I just finished reading Forty Acres: A Thriller by Dwayne Alexander Smith, and I wanted to share my thoughts.
Martin glared at Damon. A glare that screamed, Where the hell have you brought me?
Damon’s response was a patient smile. “It’s all right, Martin. You’ll see.”
It’s all right? Martin had an urge to leap up and strangle him, but Dr. Kasim reached out and squeezed Martin’s hand. “Brother, please do not allow this decision to cause you any undo stress. Whatever you decide will be perfectly fine.”
The other men nodded.
Martin clenched his jaw and looked the old doctor square in the eye. Martin was about to reject their insane offer flat out when he was startled by a voice behind him.
“Of course, Mr. Grey, if you choose not to accept, we assume that you can be trusted to protect our secret.”
Martin Grey, a successful Black lawyer, is befriended by some of the most powerful Black men in America. They invite him to a weekend getaway filled with fun, brotherhood, and complete disconnection from work and their wives. However, Grey soon finds out that this brotherhood trip is really an invitation to join a secret society devoted to preserving the institution of slavery, but this time Black men are the slave masters. If Grey joins, his future, power, and influence will be limitless. If he refuses—death awaits him.
A random Amazon search led me to Dwayne Alexander Smith’s work, and I’m beyond grateful. Forty Acres was an enjoyable and controversial read, a true page-turner that made me question my moral compass and belief system at times.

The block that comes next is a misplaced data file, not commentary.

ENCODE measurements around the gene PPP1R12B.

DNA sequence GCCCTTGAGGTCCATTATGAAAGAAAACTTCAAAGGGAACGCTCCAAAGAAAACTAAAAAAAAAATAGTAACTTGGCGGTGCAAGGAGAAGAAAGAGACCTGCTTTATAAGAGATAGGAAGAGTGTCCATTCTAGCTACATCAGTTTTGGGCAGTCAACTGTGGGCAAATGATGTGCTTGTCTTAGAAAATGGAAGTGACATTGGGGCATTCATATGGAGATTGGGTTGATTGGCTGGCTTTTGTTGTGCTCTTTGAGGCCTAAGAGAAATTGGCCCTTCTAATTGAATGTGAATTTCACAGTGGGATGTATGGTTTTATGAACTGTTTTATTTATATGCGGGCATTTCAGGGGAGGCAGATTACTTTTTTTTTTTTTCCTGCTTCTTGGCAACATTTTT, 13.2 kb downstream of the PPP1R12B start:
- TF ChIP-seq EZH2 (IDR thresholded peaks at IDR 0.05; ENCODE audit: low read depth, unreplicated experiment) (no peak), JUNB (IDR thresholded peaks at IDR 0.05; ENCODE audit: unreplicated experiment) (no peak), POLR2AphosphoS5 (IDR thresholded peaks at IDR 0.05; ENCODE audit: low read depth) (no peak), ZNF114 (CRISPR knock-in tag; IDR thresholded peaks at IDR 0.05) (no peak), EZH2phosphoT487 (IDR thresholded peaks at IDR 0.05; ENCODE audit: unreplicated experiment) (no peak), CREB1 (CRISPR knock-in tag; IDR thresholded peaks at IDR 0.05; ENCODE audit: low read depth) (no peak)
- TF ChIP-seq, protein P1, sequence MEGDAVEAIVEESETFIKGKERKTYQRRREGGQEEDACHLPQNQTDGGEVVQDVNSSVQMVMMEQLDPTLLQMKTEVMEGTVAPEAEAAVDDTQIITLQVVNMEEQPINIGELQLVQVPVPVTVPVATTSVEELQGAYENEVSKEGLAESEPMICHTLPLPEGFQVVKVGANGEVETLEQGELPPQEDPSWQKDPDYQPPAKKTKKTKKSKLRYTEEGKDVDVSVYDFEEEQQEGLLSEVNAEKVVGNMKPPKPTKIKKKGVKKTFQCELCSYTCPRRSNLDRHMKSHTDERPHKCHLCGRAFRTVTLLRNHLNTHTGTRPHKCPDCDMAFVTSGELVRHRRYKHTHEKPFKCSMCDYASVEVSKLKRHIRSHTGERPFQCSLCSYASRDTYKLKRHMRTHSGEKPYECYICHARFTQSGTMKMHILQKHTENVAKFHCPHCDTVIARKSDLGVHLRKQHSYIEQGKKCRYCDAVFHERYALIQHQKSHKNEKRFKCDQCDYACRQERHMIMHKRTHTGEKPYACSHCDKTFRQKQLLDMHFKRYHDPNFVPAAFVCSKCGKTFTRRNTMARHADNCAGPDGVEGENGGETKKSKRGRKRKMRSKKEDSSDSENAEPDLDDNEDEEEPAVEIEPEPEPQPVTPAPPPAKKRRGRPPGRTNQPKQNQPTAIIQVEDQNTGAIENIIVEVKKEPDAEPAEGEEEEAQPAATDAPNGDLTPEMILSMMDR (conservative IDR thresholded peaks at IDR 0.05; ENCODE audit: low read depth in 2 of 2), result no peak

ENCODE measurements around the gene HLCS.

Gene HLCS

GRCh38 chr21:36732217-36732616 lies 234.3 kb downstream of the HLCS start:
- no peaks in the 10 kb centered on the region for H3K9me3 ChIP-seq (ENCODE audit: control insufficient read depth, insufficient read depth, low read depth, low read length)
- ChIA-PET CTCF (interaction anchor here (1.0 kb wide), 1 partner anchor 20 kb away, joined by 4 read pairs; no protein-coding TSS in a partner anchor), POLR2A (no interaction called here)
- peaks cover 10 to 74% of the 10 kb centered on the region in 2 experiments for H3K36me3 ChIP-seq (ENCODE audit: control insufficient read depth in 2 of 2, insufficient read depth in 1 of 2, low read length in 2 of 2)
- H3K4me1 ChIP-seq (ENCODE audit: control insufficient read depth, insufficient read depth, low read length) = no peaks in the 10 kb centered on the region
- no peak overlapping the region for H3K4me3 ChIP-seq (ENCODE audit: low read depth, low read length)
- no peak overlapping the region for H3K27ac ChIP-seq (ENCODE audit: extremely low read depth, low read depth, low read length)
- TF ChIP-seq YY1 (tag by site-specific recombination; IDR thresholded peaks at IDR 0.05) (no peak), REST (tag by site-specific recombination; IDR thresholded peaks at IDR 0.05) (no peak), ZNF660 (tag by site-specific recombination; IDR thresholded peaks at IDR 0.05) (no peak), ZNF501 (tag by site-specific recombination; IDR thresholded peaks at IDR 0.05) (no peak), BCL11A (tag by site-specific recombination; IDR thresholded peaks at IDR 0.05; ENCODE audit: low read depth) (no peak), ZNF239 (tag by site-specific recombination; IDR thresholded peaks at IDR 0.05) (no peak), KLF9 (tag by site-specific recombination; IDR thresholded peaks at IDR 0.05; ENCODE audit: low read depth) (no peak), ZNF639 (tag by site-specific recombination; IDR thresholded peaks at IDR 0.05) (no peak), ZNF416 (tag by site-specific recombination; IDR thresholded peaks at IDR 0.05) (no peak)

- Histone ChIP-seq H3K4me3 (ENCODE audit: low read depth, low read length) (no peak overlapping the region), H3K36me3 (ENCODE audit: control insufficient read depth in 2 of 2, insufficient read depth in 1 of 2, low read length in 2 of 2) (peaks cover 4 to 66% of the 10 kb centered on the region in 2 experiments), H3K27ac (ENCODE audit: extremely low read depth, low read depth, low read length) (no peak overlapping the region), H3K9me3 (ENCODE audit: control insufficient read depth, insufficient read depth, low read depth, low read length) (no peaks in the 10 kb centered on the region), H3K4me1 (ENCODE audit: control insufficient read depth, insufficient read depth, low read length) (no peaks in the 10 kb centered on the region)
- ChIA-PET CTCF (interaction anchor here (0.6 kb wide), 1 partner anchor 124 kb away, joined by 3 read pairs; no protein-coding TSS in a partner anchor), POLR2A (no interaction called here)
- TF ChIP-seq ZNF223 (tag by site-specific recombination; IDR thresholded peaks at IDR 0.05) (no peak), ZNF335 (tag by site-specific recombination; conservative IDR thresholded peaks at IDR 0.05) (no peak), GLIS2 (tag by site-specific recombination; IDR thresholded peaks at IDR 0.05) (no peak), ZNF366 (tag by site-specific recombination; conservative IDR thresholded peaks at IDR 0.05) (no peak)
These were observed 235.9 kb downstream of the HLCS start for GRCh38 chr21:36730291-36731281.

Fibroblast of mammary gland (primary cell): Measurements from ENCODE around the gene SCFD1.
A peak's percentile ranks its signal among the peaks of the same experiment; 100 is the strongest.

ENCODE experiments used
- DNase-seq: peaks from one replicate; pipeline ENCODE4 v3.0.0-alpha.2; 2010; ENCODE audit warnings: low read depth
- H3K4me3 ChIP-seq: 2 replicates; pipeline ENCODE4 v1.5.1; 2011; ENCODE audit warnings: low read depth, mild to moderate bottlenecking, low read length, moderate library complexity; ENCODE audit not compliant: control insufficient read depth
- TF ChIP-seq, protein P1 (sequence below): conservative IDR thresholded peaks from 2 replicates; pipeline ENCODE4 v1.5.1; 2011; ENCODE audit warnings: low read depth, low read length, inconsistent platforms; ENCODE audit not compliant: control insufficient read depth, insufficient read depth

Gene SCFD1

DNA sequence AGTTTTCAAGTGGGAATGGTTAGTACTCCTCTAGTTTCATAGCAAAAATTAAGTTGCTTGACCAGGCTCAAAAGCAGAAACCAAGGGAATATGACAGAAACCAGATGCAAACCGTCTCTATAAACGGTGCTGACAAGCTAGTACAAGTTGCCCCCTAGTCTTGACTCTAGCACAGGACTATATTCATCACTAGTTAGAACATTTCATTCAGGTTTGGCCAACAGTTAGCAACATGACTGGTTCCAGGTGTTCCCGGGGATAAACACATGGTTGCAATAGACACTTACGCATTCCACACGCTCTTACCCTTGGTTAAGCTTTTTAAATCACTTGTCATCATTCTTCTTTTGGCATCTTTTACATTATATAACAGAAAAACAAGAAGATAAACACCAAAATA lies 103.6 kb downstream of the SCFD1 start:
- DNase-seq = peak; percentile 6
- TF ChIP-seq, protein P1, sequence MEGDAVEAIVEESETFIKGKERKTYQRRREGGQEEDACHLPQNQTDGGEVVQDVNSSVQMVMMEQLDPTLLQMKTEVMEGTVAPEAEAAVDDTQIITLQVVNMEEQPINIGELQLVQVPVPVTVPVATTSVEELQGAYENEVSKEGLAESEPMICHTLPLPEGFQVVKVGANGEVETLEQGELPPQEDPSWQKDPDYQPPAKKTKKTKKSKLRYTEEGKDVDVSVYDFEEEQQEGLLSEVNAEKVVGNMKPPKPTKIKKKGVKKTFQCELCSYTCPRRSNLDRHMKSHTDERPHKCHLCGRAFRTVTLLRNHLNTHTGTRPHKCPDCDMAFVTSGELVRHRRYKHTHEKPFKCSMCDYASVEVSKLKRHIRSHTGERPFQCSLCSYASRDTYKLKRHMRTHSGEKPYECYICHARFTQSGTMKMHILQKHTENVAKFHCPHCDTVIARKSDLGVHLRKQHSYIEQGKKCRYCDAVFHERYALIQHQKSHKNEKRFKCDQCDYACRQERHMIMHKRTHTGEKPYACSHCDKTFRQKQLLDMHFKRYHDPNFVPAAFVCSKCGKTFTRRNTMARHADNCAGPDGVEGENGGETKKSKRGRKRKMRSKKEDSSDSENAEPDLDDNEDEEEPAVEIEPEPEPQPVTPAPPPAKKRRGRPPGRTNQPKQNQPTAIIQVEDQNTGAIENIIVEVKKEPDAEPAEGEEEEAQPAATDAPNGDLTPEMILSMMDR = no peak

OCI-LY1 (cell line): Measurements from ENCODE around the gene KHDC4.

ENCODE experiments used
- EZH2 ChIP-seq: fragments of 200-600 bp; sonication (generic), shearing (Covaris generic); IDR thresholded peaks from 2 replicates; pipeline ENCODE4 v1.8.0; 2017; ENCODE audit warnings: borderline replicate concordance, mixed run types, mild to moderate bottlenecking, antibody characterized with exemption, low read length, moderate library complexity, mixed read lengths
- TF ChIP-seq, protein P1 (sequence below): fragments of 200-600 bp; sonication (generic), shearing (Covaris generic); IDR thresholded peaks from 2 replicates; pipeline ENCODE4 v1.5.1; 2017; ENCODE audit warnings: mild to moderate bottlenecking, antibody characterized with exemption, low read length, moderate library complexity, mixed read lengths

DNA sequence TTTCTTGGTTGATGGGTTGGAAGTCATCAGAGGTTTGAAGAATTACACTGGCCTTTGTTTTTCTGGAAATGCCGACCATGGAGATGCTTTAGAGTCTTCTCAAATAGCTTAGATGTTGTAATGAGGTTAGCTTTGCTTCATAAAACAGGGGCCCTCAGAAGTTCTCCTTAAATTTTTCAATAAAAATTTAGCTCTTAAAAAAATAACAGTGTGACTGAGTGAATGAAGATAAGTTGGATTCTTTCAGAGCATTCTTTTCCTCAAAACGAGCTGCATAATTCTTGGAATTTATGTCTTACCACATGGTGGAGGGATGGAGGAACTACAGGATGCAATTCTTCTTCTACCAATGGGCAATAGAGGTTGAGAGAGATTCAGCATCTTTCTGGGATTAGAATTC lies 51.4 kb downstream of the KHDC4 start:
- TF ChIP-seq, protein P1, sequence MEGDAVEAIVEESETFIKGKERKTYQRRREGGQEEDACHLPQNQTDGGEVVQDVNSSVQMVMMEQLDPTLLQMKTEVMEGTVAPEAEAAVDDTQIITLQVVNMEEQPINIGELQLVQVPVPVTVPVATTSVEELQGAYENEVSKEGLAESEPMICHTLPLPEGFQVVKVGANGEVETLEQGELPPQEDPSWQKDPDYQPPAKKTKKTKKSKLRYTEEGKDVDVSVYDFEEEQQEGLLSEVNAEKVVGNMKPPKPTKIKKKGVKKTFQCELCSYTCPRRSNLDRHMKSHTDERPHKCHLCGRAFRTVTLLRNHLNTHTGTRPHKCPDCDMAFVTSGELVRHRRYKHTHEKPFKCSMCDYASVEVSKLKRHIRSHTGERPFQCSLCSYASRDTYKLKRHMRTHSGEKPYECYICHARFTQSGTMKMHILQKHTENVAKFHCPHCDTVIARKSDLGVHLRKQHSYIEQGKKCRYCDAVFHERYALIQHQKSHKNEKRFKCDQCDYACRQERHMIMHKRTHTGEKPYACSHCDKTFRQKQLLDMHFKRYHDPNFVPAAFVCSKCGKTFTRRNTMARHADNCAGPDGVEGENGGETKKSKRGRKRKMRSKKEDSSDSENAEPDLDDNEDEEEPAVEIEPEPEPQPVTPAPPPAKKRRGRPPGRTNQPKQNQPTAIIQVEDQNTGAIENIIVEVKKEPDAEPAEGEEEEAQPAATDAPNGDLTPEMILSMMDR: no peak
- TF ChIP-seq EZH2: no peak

Smith is very direct with his writing; his story beats and transitions are smooth, and he doesn’t waste time with too many descriptive fillers. He understands proper pacing in a thriller, which keeps the reader hooked from start to finish. Smith’s point-of-view changes were also brilliantly done. It helped develop characters and prevented stagnation in the story.
My only indifference with the narrative was the identity politics, more so the oversplaining of Blackness. The title, Forty Acres, helps set the initial tone for the book, and the African history highlighted added credibility to the characters and their dialogue. But Smith, at times, over-politicized its arch with his constant Black references. This would’ve been fine in a nonfiction piece, but in a novel, the overuse of identity politics very rarely helps the story. If anything, it tells the reader that the storyline may not be strong enough to stand on its own.
There’s no mistaking that race relations are the anchor points to this narrative; it’s teased in the prologue but stamped during the rising action. And I respect Smith for not placating any feelings or holding back on the trauma connected to chattel slavery. Forty Acres will make you think and disrupt your spirit a little, but that’s necessary for good storytelling.
Until Next Time…